Richard Lutz rides the range in search of buddy movies.
Has there ever been a TV schedule that did not include, somewhere in its depths, Butch Cassidy and The Sundance Kid(Friday, More4, 11.15)?
It is the buddy movie of all time and spawned not only a goodly array of lookalikes but also a TV series (Alias Smith and Jones) and a continual flow of references in film lore.
Paul Newman and Robert Redford are two likely lads in love with the same woman, who hold up trains, make cute asides and live in the world of Hollywood love/hate relations. You can watch it, watch it and watch it.
The idea of two cheeky monkeys roaming the West in an unacknowledged homo-erotic pairing, causing havoc, is nothing new. And the Redford/Newman vehicle tips its ten gallon hat to a film distributed only six years earlier. In Ride the High Country.Joel McCrea and Randolph Scott play a pair of picaresque lowlifes who get tangled up in guarding a bullion shipment. McCrae is an ageing marshall hired to transport the gold to a bank. He hires old pal Scott to help him get it to town – but Scott just wants to steal it come hell or highwater. The two wrestle with a love/hate relationship and basically can’t live with, can’t live without, each other.
It was Scott’s last film after a career studded with B movie horse operas. He said he loved Ride the High Country and in his advancing years couldn’t make a better movie. He hung up his guns.
The film was directed by Sam Peckinpah in just 26 days and it had some strong supporting actors in a young Warren Oates and character actor Edgar Buchanan.
Peckinpah, still yet to evolve into an all action blood drenched movie maker, uses the beautiful California scenery well to create an Old West that was just beginning to change as the Scott/McCrea characters, embroiled in their devious half-baked plans, begin to realise they are yesterday’s losers.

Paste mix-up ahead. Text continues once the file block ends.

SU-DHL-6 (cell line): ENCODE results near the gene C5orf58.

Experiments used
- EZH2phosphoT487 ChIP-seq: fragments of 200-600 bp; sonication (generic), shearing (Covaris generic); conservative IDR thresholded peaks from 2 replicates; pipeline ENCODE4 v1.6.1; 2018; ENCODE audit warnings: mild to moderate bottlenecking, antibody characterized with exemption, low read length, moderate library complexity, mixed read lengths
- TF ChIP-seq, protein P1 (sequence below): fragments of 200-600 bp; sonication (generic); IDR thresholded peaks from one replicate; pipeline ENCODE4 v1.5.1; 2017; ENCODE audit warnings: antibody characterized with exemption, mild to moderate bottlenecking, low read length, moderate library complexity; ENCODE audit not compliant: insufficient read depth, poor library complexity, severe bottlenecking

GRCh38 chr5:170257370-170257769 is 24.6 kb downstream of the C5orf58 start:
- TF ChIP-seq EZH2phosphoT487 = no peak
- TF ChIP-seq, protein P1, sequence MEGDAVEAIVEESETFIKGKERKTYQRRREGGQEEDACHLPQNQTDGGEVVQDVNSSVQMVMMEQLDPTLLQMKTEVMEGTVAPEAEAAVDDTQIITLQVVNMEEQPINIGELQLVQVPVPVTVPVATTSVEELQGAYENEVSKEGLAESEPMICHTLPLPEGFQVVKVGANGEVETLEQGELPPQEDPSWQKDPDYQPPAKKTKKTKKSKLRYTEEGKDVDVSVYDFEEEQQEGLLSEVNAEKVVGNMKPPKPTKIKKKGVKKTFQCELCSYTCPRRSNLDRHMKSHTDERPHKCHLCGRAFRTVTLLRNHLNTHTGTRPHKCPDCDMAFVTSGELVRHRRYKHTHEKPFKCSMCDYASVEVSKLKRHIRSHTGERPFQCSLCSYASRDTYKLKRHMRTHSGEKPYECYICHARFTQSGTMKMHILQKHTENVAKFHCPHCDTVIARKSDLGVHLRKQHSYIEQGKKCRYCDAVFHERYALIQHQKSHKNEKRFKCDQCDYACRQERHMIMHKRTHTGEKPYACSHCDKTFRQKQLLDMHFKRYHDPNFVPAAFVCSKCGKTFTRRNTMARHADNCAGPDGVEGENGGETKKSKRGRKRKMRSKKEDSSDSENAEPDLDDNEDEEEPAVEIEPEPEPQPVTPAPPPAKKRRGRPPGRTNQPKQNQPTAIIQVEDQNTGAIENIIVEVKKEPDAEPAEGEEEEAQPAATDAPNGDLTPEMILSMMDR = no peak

There are great lines- just as there are in Butch Cassidy. McCrae plays Steve Judd the honest but weary marshal…and he has a thing about getting a new pair of boots to replace the beat up shoe leather he has on. Scott (playing Gil Westrum) notices his obsession with his boots:
Gil Westrum: [with sarcasm] Dandy pair of boots you got there.
Steve Judd: Juan Fernandez made those boots for me in San Antone – special order. I had a hell of a time getting him to put that hole in there. Fine craftsman, Juan, but he never did understand the principle of ventilation.
Gil Westrum: I remember Juan – always felt the boot should cover the foot.
Anyway, you get the idea. The movie was originally going to star Gary Cooper and John Wayne but nothing happened. And that is good news because Scott/McCrea, as B movie stars and B grade cowboys, were just right as almost people, almost heroes.
So, never turn your back on Newman and Redford. Their movie of Butch Cassidy is a gem. But try to download, record or steal a copy of Ride the High County to see where it all came from.